Good poems don’t need titles to explain what they’re about. The message should be clear.
Most kids need an invisibility cloak to disappear, but I’ve never had to bother. It seems I have to do nothing but walk down the halls or into a room and I’m instantly a jellyfish in a bunch of barnacles – see through and vulnerable.
But no matter how opaque I evidently am, I’m not unknown and in my mind, that’s a bad thing. People don’t know me because of the things I do. Oh, no.
I am “that girl that skipped eighth grade, oh yeah, that one chick. I hate her. You don’t wanna know her. Don’t talk to her, no one likes her.” People don’t talk to me because they want to hear what I have to say, but because they don’t have a choice. A teacher told the class to split into partners and they didn’t find a friend fast enough. When a group project comes around, I’m in high demand. No, no. People don’t like me. I know all the answers.
I have no real use – I’m simply the girl whose tests you cheat off, whose homework you ask to copy. I am the arrogant girl, the snobby girl, the girl who thinks she’s better than everyone else. All because my IQ is triple theirs.
I told myself I didn’t care what they thought, that I didn’t need friends. That if they were stupid enough to be prejudiced against me, I didn’t need them. But it’s harder than you think, going it alone. Humans are meant to be social, to be loved.
And then sophomore year I saw people I’d gone to middle school with and they didn’t recognize me. Looking in the mirror, I saw why. I’d been kicked one too many times in soccer and had discarded my glasses. My hair’d grown out and I’d begun to wear it down. I was in good shape. I thought I could start over.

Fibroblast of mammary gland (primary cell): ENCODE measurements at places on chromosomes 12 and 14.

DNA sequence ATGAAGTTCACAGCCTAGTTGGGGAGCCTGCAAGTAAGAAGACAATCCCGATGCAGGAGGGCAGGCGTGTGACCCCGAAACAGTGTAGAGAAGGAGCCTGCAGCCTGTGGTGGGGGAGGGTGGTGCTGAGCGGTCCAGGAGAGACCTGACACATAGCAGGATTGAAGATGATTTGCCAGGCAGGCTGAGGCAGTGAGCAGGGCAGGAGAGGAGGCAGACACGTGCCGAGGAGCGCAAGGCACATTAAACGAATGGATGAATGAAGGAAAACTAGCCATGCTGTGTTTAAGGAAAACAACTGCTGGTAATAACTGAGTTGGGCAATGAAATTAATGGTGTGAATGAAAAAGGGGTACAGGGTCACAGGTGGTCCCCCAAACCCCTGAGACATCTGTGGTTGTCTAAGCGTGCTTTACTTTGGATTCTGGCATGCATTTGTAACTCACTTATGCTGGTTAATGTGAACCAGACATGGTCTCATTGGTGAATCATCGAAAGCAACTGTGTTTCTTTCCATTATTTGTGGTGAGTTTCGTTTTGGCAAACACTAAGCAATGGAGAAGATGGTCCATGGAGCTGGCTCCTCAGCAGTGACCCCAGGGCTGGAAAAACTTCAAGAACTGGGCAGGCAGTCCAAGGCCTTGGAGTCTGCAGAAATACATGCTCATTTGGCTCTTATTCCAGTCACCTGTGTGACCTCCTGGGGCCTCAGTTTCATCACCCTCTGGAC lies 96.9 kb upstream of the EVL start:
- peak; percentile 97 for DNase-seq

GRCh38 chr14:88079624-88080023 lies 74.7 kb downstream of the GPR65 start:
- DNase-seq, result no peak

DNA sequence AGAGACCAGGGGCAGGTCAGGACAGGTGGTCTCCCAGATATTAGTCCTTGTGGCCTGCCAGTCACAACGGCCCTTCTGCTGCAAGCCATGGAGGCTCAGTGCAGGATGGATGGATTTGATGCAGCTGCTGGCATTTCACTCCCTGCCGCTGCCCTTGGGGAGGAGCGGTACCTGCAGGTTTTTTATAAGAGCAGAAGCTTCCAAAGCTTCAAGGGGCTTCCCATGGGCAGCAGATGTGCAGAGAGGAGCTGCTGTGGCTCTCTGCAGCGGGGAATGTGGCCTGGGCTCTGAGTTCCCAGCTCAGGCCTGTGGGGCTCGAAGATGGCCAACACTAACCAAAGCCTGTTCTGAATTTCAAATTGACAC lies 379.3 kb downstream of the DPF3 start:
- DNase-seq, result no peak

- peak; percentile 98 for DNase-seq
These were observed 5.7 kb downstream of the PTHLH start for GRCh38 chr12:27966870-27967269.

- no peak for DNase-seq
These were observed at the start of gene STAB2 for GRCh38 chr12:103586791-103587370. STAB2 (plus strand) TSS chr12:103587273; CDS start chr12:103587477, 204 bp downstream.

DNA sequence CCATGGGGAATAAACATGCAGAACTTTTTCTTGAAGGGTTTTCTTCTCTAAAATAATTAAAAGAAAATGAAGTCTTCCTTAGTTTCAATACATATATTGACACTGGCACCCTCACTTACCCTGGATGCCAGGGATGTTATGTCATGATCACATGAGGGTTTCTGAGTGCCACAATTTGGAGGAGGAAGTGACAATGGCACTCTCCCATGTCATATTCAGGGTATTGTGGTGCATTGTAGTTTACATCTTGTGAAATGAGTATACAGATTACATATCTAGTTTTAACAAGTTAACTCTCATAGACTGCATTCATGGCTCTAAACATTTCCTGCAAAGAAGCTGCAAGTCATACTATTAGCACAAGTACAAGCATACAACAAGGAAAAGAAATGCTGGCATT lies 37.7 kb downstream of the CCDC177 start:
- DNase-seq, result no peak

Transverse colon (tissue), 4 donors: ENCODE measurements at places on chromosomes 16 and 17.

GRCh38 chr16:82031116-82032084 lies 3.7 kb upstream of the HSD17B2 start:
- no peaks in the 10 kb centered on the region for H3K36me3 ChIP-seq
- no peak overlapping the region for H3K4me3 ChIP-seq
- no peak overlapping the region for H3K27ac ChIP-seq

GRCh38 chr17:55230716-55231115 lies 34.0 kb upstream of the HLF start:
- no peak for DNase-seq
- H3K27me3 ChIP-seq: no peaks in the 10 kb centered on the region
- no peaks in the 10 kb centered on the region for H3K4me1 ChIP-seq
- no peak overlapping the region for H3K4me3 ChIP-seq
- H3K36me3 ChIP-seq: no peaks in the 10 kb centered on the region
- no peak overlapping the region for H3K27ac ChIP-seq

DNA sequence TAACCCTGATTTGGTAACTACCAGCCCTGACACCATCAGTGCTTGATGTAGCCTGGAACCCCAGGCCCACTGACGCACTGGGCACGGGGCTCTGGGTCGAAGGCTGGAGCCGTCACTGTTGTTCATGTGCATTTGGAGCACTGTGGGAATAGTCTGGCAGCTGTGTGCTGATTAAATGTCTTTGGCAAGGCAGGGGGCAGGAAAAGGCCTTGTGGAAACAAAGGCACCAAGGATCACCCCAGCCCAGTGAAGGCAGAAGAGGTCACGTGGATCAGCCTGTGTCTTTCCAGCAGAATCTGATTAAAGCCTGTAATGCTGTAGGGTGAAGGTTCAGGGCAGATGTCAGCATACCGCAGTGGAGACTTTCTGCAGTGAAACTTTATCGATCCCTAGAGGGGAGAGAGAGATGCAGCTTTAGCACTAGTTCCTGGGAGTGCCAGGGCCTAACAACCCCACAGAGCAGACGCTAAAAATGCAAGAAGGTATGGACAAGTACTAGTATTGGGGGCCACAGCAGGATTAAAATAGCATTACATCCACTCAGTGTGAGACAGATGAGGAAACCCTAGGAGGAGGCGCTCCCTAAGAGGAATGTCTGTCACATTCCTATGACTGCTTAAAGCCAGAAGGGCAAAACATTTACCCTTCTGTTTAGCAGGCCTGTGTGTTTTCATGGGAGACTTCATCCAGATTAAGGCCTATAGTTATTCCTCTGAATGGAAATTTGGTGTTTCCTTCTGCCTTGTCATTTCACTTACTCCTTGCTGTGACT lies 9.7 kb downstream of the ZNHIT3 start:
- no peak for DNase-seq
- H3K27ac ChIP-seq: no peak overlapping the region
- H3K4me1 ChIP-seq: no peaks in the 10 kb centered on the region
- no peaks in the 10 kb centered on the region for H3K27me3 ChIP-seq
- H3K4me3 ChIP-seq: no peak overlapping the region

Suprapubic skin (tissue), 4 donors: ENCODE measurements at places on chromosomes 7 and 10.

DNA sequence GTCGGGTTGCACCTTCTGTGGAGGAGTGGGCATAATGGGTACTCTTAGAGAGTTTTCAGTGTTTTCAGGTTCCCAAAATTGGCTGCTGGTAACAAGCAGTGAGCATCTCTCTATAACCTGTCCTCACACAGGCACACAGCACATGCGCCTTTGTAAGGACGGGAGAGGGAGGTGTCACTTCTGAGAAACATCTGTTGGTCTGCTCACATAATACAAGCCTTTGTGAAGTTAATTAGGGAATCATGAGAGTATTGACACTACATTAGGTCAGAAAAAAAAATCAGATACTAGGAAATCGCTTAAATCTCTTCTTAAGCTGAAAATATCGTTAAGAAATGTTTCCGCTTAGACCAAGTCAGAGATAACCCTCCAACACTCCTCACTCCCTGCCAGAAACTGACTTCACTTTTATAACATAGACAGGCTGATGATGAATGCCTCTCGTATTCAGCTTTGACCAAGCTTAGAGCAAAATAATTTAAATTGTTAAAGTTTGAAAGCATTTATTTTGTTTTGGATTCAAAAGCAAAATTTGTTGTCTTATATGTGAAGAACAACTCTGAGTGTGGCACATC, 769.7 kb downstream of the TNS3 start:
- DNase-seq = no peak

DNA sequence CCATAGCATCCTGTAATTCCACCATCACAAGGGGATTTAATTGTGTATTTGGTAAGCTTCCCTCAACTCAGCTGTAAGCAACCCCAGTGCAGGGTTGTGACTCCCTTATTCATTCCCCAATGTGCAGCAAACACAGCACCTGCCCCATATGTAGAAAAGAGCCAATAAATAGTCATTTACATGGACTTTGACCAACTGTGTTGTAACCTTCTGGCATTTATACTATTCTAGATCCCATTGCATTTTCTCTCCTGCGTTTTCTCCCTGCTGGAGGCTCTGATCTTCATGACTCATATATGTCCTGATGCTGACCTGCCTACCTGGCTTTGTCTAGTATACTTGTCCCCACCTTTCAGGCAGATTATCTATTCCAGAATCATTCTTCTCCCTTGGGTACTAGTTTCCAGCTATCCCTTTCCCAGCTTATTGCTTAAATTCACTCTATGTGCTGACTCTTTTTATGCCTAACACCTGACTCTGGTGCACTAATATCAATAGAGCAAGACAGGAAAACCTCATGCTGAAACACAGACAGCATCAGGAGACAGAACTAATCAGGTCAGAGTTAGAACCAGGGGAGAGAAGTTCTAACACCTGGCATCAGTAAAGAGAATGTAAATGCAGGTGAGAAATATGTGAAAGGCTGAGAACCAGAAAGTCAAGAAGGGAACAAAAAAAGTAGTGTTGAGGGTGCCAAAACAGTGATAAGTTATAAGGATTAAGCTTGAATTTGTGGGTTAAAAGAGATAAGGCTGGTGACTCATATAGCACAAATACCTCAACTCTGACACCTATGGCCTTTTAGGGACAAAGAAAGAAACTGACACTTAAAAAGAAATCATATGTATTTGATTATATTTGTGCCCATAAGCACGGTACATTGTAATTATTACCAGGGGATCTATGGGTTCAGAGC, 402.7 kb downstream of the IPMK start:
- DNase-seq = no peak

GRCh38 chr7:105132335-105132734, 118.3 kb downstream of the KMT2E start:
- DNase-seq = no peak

But I was too innocent. I’d never experienced open hostility. I didn’t know I was hated, that people who’d never spoken to me had already decided they never would. This year I saw it all and came to a realization: people, as a general rule, are ugly. Not physically. In here.
Most teenagers don’t have filter and they hide it when they’re in front of adults. But I am not an adult, and when they have opinions about me they think it’s their right to make those opinions known. If I want to know why you don’t like me I’ll ask you myself. I don’t need to feel the slices your sharp words make on my back. I don’t want the scars.
It’s not understood that in the real world, having an intelligence level above that of a brick is a good thing. That looks are not the deciding factor for college admission. Somehow, varsity soccer placement doesn’t even get through to these people, this generation of physical prowess and attractiveness. Of course, I’m a nerd and thus I’m weak. Computer obsessed. Unathletic. Ugly.
But the real me, the one who sings alone to Wicked showtunes and the Lion King and Mulan, and every other freaking Disney song ever, the one who makes cookies every Sunday and gets up at hours no teenager should be awake at on Saturdays to coach the soccer games of the sweetest girls in the world? That’s the me that will shine through if you’d halt the creation of the one that’s slowly going mute because she doesn’t want to talk anymore cause it’s just not worth it. It’s your loss, but I’m alone. And there’s nothing worse to be.